AP Technology NewsBrief at 7:33 p.m. EST
(AP Online Via Acquire Media NewsEdge) Congress postpones digital TV transition to JuneWASHINGTON (AP) _ After weeks of debate, Congress is giving consumers four more months to prepare for the upcoming transition from analog to digital television broadcasting. The House voted 264-158 on Wednesday to postpone the shutdown of analog TV signals to June 12, to address growing concerns that too many Americans won't be ready by the Feb. 17 deadline that Congress set three years ago. The Senate passed the measure unanimously last week and the bill now heads to President Barack Obama for his signature.
Teens who `sext' racy photos charged with pornCHICAGO (AP) _ Though youth is fleeting, images sent on a cell phone or posted online may not be, especially if they're naughty. Teenagers' habit of distributing nude self-portraits electronically _ often called "sexting" if it's done by cell phone _ has parents and school administrators worried. Some prosecutors have begun charging teens who send and receive such images with child pornography and other serious felonies. But is that the best way to handle it?
Cisco earnings down; January notably weakNEW YORK (AP) _ Technology bellwether Cisco Systems Inc. said Wednesday that incoming orders declined dramatically in January, indicating that the shrinking economy has more pain in store for the industry. Chief executive John Chambers said the company, the world's largest maker of computer networking gear, saw fewer and fewer orders as its latest quarter progressed. In November, orders were down 9 percent from the year before. In January, the drop was 20 percent.
Review: Smart phones a bit smarter with RedflyNEW YORK (AP) _ You might think your smart phone is pretty brainy, but is it clever enough to essentially replace your laptop while on the go? Salt Lake City-based Celio Corp. is betting you want a bit of both devices at the same time. It has come up with Redfly, which looks like a tiny laptop, but is actually a keyboard and screen that harnesses the processing power and storage space of smart phones that use Microsoft Corp.'s Windows Mobile operating system.
AOL investment loses its luster with GoogleSAN FRANCISCO (AP) _ Google Inc.'s decision to sell its crumbling investment in longtime advertising partner AOL is the latest example of how the recession has forced the Internet search leader to sober up and reassess its priorities. Google's move, disclosed Wednesday by AOL parent Time Warner Inc., could be the first step toward ending a seven-year alliance between two of the Web's best-known sites, although both sides said Google will still deliver search results and advertising to AOL. That arrangement isn't supposed to end until 2011.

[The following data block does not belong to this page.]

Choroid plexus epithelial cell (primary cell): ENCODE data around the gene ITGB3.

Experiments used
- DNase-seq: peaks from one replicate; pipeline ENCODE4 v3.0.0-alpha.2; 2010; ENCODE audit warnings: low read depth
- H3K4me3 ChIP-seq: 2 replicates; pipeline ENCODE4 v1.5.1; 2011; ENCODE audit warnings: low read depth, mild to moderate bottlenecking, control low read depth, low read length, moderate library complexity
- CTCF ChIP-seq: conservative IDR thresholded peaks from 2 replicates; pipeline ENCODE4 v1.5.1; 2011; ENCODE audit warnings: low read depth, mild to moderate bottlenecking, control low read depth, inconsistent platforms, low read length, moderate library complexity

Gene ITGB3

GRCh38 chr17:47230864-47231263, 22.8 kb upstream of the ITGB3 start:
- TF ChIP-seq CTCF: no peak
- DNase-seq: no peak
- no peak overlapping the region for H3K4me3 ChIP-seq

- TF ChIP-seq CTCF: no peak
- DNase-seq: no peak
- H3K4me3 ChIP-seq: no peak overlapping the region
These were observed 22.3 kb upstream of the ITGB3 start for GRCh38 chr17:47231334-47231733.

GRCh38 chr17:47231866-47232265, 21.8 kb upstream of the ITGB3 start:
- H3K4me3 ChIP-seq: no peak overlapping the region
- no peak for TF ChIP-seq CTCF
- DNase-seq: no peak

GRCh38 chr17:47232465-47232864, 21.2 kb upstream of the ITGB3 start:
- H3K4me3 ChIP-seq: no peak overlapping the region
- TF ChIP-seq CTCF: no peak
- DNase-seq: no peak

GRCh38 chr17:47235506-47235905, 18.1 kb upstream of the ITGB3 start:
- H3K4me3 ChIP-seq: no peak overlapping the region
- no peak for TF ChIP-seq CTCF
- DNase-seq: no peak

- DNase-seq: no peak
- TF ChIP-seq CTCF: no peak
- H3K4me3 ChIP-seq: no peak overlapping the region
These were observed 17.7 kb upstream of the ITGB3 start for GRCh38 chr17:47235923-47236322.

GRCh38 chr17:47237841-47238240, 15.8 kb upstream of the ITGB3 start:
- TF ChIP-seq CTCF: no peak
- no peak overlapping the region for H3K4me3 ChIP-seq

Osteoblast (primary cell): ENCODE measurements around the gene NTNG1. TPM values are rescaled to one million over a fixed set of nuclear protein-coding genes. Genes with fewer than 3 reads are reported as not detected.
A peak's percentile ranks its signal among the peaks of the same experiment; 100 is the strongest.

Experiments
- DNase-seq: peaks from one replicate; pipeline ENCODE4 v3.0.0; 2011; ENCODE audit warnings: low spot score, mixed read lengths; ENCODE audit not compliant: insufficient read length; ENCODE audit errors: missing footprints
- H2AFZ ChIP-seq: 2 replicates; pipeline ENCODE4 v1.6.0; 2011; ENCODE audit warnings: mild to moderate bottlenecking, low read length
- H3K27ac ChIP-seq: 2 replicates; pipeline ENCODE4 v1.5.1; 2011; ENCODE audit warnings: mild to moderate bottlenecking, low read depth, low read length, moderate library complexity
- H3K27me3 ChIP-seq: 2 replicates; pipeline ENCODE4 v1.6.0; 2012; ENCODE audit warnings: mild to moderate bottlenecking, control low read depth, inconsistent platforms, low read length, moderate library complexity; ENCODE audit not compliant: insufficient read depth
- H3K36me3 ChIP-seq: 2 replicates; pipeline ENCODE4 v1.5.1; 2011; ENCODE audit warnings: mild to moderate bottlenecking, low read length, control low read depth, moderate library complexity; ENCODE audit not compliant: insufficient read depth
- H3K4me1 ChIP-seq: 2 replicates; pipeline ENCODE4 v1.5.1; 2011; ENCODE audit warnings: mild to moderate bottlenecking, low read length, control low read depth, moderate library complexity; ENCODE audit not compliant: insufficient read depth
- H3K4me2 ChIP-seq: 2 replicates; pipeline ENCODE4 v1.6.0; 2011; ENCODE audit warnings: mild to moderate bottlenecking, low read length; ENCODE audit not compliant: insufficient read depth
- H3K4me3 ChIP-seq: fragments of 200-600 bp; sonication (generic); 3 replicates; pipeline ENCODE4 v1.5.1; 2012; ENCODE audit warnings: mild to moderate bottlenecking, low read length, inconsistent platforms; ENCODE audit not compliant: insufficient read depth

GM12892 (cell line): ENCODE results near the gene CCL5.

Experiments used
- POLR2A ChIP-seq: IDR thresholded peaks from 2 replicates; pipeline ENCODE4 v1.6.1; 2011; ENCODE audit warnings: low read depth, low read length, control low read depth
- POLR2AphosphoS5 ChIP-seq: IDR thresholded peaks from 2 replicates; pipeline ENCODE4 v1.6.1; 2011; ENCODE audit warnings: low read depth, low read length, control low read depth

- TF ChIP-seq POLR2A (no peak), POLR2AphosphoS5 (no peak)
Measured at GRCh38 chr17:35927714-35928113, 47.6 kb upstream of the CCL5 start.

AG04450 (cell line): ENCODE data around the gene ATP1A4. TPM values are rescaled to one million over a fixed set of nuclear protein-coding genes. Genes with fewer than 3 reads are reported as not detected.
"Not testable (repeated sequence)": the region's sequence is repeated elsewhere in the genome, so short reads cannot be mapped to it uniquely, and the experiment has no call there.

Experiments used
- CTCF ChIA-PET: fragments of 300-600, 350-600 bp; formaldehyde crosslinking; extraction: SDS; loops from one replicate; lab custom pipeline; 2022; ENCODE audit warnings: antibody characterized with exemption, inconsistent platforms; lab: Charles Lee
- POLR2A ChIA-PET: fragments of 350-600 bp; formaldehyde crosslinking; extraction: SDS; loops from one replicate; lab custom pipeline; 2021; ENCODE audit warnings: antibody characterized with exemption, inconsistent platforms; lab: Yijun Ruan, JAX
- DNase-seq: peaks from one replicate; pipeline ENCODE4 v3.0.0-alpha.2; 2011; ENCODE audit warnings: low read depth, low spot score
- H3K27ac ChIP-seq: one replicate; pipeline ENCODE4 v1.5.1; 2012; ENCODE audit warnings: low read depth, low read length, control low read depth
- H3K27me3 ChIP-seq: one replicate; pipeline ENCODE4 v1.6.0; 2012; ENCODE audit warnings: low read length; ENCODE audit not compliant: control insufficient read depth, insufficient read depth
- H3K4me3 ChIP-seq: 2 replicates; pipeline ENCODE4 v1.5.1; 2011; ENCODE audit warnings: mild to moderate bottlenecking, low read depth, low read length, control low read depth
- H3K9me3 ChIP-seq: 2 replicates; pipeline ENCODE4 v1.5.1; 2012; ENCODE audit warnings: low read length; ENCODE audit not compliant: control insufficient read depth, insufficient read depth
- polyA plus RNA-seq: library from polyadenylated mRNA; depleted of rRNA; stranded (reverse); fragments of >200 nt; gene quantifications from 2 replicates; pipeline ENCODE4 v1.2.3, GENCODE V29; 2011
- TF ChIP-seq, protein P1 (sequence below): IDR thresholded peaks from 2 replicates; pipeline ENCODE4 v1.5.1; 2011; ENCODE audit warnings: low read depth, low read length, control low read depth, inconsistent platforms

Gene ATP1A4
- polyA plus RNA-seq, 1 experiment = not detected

Time Warner swings to 4Q loss on hefty writedownLOS ANGELES (AP) _ Media and entertainment giant Time Warner Inc. reported a fourth-quarter loss, hurt by a previously expected $24.2 billion writedown for its cable, publishing and AOL assets. The company predicted flat earnings in the year ahead as it takes on major restructuring charges amid a declining advertising market.
Do you know where your kid is? Check Google's mapsSAN FRANCISCO (AP) _ With an upgrade to its mobile maps, Google Inc. hopes to prove it can track people on the go as effectively as it searches for information on the Internet. The new software released Wednesday will enable people with mobile phones and other wireless devices to automatically share their whereabouts with family and friends.
Experts question fallout from new Monster hackSAN FRANCISCO (AP) _ For the second time in less than 18 months, the job-search Web site Monster.com was breached, along with USAJobs.gov, which Monster's parent company runs for the federal government. And yet Monster might suffer little fallout _ because the overall state of computer security is so bad anyway. Attacks against Web sites have become so common, security experts say, that Monster Worldwide Inc. won't necessarily scare customers away with its January disclosure that its database was plundered of user IDs, passwords, e-mail addresses, names and phone numbers. Monster makes money by charging employers that post jobs and scan the resumes of applicants, who use the service for free.
Time Warner Cable to expand trial of Internet capsNEW YORK (AP) _ Time Warner Cable Inc. last year became the first major U.S. Internet service provider to charge customers extra if they exceeded a certain amount of data traffic every month. That trial run apparently went well, because the company said Wednesday that it will expand the test to other cities. Many ISPs have imposed caps on how much their subscribers can download each month. Time Warner Cable broke from the pack by setting relatively low limits _ for instance, 5 gigabytes for subscribers paying $30 a month _ and then charging $1 for each gigabyte over that limit.
Microsoft streamlines Windows 7 optionsSEATTLE (AP) _ Microsoft Corp. on Tuesday said it will heavily promote two main versions of the next Windows operating system in an attempt to avoid the problems it faced by marketing four tiers of the Windows Vista system. But while the Redmond-based company said it will simplify its message, it did not give up the multitiered approach with Windows 7, which is officially expected at the end of January 2010. All told, there will be at least six different versions.
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